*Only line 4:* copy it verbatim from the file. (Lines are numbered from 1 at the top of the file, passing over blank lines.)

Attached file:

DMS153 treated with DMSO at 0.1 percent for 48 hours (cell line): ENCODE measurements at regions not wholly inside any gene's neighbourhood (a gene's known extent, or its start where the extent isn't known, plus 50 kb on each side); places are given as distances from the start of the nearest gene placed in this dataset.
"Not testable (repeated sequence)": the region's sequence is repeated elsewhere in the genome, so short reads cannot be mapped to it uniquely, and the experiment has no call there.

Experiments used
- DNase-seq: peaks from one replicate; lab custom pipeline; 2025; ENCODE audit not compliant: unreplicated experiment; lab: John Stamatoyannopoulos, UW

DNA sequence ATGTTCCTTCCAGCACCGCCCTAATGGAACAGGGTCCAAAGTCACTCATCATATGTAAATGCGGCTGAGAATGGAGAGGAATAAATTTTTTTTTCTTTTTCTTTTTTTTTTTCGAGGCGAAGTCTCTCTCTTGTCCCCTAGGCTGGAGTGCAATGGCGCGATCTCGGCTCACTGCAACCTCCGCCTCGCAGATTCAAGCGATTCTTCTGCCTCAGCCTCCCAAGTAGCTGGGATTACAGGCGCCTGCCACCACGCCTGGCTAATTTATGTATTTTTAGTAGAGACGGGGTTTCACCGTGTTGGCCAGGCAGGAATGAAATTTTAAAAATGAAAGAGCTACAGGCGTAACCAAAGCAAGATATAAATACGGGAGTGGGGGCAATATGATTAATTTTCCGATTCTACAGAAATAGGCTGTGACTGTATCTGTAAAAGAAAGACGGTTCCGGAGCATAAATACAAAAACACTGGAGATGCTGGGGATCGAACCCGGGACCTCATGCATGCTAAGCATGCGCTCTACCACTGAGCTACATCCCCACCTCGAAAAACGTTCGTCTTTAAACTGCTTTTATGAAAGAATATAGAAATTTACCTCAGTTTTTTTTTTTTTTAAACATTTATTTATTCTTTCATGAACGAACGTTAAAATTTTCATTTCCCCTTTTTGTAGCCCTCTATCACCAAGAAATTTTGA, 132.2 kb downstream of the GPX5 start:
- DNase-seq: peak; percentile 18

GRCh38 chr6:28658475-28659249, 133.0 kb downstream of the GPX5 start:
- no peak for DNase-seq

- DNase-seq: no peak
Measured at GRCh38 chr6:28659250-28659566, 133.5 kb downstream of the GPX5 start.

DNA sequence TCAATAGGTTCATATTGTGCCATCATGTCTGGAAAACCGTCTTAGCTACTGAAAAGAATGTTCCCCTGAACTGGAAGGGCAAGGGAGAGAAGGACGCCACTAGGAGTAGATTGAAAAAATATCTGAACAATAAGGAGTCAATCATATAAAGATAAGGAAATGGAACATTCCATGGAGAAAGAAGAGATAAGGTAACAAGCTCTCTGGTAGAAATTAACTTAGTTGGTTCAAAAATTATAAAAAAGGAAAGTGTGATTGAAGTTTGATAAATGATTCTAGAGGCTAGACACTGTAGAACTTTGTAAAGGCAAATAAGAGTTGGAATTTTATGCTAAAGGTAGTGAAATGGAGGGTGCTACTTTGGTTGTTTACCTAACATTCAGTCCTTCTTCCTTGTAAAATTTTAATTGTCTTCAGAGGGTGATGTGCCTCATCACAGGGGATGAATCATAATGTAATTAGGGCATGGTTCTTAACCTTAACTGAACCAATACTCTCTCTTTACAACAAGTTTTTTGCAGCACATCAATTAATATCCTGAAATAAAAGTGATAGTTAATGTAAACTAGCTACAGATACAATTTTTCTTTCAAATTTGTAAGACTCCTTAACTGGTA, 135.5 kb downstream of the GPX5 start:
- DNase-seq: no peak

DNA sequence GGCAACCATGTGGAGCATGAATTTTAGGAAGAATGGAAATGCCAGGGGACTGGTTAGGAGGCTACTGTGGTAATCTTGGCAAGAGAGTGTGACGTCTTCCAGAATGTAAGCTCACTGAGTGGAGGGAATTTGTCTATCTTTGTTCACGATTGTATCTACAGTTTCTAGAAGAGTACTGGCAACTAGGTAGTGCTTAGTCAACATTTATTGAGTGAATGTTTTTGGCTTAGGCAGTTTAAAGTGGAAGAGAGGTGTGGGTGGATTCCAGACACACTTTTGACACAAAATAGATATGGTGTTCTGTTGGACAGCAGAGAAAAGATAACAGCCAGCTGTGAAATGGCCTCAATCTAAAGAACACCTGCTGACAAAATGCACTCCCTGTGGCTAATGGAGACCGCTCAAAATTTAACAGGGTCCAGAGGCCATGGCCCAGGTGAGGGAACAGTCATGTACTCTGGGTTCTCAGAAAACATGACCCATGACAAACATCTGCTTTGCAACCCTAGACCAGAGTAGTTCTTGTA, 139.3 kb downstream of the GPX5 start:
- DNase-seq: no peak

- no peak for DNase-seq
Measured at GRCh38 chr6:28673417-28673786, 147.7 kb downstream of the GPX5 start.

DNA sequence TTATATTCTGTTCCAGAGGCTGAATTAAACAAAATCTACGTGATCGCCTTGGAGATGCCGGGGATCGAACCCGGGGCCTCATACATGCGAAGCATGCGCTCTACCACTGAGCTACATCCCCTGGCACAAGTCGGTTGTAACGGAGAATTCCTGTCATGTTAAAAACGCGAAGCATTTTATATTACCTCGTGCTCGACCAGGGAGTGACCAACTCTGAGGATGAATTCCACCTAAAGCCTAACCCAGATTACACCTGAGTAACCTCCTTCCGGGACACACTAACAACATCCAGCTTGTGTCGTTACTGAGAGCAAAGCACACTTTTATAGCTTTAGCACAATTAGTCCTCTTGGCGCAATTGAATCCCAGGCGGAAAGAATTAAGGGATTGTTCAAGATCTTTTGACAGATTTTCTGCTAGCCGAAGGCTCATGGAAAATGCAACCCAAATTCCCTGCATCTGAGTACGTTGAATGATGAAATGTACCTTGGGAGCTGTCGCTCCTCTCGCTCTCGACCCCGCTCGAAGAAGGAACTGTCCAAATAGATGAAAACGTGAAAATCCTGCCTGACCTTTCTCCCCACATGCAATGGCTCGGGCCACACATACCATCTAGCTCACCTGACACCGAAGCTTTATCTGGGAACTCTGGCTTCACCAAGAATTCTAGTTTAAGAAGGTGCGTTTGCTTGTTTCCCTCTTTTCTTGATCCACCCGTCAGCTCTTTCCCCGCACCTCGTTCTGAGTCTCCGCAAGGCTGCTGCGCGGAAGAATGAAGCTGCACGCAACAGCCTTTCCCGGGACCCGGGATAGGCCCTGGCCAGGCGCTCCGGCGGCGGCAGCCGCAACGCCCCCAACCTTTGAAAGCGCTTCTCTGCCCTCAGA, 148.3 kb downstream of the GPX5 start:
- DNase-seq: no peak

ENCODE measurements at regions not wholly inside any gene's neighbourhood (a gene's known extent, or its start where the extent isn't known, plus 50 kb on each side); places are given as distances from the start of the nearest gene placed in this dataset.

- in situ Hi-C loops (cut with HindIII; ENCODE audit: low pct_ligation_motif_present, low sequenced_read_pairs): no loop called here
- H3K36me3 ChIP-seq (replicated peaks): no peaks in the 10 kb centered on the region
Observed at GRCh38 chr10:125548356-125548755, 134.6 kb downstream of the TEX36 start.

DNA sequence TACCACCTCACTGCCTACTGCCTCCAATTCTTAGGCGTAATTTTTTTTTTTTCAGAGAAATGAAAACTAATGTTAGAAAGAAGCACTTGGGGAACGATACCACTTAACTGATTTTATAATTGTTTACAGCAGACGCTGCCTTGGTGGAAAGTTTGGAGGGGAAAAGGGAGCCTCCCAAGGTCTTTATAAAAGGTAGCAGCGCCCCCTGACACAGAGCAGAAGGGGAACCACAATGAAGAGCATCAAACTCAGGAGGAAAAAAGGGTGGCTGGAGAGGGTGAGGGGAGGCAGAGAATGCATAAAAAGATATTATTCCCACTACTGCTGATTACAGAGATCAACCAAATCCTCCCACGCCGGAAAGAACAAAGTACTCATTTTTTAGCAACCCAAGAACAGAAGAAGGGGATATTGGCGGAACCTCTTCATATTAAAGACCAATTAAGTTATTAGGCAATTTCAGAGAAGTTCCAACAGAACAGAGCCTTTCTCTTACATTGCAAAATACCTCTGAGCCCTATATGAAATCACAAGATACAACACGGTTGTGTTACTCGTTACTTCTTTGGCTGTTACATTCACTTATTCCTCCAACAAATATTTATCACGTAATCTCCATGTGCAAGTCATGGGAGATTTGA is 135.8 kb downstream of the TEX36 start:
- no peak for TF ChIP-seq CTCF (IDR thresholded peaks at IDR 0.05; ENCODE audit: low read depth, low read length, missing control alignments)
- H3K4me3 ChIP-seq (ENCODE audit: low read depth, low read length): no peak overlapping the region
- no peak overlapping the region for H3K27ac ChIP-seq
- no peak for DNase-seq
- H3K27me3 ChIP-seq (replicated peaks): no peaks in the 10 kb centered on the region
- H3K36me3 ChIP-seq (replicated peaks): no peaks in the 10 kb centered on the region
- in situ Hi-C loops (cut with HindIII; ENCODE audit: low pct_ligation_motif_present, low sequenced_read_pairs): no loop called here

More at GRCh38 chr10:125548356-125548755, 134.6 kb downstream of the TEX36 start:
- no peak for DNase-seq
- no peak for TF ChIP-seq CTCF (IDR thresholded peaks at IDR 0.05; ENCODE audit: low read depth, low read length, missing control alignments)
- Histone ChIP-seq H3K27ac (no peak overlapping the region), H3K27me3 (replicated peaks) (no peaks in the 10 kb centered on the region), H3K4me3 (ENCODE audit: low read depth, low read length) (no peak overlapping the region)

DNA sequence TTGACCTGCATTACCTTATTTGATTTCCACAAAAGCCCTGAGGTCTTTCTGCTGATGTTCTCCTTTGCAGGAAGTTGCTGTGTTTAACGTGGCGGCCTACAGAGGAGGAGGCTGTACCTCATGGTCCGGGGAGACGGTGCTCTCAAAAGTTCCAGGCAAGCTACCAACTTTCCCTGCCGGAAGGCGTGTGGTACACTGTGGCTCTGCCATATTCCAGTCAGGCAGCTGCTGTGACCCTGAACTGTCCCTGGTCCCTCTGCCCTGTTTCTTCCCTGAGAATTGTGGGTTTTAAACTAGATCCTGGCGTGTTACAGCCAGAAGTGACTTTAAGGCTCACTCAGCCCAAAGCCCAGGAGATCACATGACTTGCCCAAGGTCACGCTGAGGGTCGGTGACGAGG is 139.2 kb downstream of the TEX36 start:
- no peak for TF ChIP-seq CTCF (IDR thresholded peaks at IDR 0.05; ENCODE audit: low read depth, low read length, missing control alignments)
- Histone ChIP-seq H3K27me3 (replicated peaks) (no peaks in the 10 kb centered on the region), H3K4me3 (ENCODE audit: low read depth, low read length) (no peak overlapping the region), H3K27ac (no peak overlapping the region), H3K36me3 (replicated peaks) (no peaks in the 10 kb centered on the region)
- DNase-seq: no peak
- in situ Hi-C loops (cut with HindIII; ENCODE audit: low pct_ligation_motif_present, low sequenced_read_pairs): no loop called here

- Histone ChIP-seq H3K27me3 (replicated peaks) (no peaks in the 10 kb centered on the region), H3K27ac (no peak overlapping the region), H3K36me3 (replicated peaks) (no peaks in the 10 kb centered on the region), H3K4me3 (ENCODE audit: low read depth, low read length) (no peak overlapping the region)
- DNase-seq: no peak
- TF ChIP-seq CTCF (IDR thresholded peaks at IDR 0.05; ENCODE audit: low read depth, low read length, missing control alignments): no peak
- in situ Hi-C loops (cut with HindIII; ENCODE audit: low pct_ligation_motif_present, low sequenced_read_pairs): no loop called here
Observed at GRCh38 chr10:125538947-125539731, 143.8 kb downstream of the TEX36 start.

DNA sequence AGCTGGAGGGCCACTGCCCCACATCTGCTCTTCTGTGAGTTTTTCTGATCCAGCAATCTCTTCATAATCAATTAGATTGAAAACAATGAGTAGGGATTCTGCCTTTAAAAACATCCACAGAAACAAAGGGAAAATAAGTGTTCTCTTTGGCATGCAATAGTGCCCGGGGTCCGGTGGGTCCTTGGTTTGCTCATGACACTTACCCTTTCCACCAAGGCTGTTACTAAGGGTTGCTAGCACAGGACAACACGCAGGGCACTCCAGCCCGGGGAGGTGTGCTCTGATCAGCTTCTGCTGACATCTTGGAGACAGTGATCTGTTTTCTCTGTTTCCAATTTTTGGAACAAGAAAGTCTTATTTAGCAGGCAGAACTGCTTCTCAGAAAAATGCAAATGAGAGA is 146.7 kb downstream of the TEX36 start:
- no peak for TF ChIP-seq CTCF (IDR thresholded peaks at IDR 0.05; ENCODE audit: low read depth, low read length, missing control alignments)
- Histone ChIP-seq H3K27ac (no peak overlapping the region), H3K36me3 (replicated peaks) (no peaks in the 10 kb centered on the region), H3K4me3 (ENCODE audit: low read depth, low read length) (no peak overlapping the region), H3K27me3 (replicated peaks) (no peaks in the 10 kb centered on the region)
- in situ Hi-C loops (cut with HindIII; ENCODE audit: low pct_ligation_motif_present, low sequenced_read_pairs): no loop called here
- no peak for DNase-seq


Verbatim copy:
- DNase-seq: peaks from one replicate; lab custom pipeline; 2025; ENCODE audit not compliant: unreplicated experiment; lab: John Stamatoyannopoulos, UW